By: Rob Jones
Nelson Mandela has been a personal hero of mine for as long as I can remember. As a young person, I spent many years in the anti-apartheid movement. The inherent injustice of White minority rule was something I couldn’t wrap my mind around or accept. My friends and I wanted to DO something to help. Standing there as a monument to personal integrity and commitment, was Nelson Mandela. The Mandela who inspired us was a man fiercely committed to re-making his society into one that worked for everyone. In a time when 10% of South Africa’s population had control of over 80% of the land and economic resources, standing firm for democracy was a radical notion. Mandela was a figure who understood that the way forward needed to thread the needle between creating justice for the many while continuing to allow room for the few.
There were many voices then that called for a reversal of roles as the just outcome in the new South Africa. An “eye for an eye” was a rallying cry for many of the young Black men and women in the townships. They saw the new South Africa as a country that would make no room for the Whites who had made no room and taken so much from them. Conditions for Blacks were dire then. Poverty was rampant and brutal; and hope and opportunity were hard to find. Unjust laws circumscribed every aspect of life, from where you could live and travel, what work you could do, who you could marry, to what education was available to your children – and the minority government regularly used force and violence to enforce them. This oppression was being visited on Nelson Mandela’s people, he was raised by chiefs and traditional leaders in the Transkei region to have a vision of making life better for his community. Yet, in the midst of these brutal conditions, Mandela and his colleagues in the ANC remained committed to building a non-racial organization to fight for and build a new South Africa that would be acknowledge the rights of everyone – no matter their race.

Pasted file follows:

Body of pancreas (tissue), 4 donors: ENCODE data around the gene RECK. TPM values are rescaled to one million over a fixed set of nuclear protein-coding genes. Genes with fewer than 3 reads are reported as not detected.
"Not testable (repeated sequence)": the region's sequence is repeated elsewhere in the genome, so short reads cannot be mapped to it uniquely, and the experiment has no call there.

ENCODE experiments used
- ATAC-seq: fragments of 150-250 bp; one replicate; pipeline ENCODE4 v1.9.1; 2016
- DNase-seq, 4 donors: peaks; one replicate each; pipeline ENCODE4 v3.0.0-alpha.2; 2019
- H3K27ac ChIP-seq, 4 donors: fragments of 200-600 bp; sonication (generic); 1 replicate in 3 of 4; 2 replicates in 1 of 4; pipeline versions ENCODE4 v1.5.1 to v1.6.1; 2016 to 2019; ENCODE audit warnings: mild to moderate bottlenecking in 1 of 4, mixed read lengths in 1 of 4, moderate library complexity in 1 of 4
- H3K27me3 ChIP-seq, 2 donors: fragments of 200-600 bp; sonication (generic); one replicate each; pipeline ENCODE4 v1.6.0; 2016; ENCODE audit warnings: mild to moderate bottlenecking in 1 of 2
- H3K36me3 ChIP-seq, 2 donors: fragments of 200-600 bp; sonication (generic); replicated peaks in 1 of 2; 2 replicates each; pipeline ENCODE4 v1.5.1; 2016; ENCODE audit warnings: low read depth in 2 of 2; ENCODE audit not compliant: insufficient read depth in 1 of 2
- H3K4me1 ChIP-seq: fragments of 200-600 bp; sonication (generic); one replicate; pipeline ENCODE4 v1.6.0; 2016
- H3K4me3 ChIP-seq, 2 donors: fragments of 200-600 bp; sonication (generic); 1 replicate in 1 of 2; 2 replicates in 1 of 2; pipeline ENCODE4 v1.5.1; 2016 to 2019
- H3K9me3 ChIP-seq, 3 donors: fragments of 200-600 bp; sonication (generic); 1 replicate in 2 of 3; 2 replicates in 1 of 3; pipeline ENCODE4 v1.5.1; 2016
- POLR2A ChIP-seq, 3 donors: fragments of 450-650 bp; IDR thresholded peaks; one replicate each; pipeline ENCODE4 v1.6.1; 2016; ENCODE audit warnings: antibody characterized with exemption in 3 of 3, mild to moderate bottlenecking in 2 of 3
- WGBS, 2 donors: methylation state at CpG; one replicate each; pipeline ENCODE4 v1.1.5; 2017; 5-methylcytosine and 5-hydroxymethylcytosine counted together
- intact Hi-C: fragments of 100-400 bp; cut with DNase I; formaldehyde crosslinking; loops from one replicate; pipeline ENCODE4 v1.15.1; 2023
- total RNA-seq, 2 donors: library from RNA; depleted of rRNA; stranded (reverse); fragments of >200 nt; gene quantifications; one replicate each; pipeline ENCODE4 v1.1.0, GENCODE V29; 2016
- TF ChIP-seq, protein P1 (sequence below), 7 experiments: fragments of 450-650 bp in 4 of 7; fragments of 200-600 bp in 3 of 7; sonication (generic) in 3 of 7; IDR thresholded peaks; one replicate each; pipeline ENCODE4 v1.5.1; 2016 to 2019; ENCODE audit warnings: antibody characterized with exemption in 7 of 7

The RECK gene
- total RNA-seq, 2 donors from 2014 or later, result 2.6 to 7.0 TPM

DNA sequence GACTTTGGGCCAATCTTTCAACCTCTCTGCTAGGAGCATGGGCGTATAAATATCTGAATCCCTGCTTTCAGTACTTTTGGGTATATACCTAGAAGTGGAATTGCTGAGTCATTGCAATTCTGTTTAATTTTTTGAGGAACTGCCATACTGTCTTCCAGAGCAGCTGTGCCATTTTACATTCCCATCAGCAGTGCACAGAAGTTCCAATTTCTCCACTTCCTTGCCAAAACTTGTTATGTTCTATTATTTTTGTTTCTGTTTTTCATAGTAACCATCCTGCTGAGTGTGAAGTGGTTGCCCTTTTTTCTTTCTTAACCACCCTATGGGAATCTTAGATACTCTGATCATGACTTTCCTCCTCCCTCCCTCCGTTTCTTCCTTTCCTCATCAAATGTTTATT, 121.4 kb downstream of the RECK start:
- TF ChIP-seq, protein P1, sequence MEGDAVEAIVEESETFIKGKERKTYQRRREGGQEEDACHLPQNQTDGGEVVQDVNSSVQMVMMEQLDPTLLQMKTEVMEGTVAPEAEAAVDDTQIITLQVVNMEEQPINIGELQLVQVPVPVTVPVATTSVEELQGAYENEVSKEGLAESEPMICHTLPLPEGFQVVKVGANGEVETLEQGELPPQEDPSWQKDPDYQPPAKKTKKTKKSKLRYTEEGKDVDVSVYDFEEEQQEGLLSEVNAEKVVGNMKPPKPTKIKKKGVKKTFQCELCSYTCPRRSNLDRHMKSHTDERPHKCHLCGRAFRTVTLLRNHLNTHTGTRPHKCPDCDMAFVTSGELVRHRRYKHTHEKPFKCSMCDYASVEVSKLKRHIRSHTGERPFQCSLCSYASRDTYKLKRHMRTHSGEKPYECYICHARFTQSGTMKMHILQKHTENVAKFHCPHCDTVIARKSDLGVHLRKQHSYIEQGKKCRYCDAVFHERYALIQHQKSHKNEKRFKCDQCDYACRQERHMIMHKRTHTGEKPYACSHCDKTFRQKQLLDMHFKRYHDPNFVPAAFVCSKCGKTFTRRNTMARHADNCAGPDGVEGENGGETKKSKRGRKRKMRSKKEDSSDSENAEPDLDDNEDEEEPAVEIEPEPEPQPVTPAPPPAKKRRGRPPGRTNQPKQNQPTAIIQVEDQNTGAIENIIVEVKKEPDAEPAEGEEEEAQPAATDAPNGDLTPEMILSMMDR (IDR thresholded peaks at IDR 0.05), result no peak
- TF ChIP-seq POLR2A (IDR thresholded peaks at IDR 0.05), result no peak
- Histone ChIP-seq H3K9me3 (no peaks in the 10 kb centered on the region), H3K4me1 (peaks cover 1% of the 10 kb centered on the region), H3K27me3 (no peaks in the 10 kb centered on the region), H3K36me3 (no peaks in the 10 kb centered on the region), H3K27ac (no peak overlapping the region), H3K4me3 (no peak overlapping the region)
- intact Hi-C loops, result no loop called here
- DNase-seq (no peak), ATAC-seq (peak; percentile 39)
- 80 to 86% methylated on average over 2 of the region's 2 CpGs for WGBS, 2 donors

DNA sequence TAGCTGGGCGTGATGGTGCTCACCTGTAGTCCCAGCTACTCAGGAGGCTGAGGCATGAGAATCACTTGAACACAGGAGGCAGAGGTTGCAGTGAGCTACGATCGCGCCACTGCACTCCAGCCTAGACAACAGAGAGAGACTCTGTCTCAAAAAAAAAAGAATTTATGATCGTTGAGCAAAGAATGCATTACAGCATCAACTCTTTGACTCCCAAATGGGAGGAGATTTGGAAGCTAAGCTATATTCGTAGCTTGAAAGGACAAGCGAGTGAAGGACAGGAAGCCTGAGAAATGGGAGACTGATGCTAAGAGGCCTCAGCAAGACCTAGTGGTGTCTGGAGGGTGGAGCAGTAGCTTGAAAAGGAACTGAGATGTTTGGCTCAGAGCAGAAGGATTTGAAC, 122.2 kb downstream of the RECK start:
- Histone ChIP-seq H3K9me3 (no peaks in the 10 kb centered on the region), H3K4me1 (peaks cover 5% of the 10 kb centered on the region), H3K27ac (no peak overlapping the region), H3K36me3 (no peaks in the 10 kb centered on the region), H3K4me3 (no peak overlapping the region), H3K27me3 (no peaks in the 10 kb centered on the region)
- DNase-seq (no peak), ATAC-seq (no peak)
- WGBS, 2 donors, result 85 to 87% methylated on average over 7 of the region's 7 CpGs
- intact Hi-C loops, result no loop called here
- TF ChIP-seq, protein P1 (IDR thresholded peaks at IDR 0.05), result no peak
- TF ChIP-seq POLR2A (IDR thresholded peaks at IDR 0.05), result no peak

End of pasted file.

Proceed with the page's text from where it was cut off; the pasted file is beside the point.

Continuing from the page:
This was the Mandela who was our hero.
- He was a man of monumental integrity and commitment – He was willing to face the death penalty rather than renounce his vision and beliefs.
- He spoke truth to power – respectfully, publicly, and with a clarity of vision that saw a future built by and for everyone in his country.
- He stayed in prison, long after he had been offered freedom, because he was unwilling to be “free” in a society in which that freedom was circumscribed for others and himself.
- He held a radical belief in democracy and equality.
- He never called for vengeance or retribution, and used his personal power and legitimacy to quell those calls by others.
- He was quick to smile and laugh and see the positive in many situations and people.
- He saw the humanity in everyone, no matter their race, position, wealth or power.
- He would befriend rather than demonize his jailer.
- He was secure enough in his own power and abilities to be truly humble and self-effacing, allowing the light to shine on others first.
- He was willing to share the Nobel Prize with the man who both kept him in prison and ultimately freed him, calling him “my friend, F.W. DeKlerk.”
- He supported the creation of a “Truth and Reconciliation Commission” to allow healing while not papering over the offenses of the past.
- He rose to the pinnacle of power in his country, and walked away from that power because he believed so deeply in democracy and the power of people to shape their own destiny.
I am very proud to have played a small part in Nelson Mandela’s “Long Walk to Freedom.” My friends and I organized a sit-in at Columbia University that resulted in the university divesting from South Africa.
One of the highlights of my life was when Nelson Mandela shook my hand after his release from prison. This took place when I was part of the group organizing the “Mandela Freedom Tour”. In 1990, I was one of many working behind the scenes to make his concert and rally at Yankee Stadium a success. Before going onstage to speak, Mandela took the time to come back and thank us personally, shaking our hands making each of us feel that, for that moment, we were the most important person in the room. Nelson Mandela talked the talk of freedom and he walked the walk – for all of us.
Hamba Khale Madiba (Go well, our elder and leader)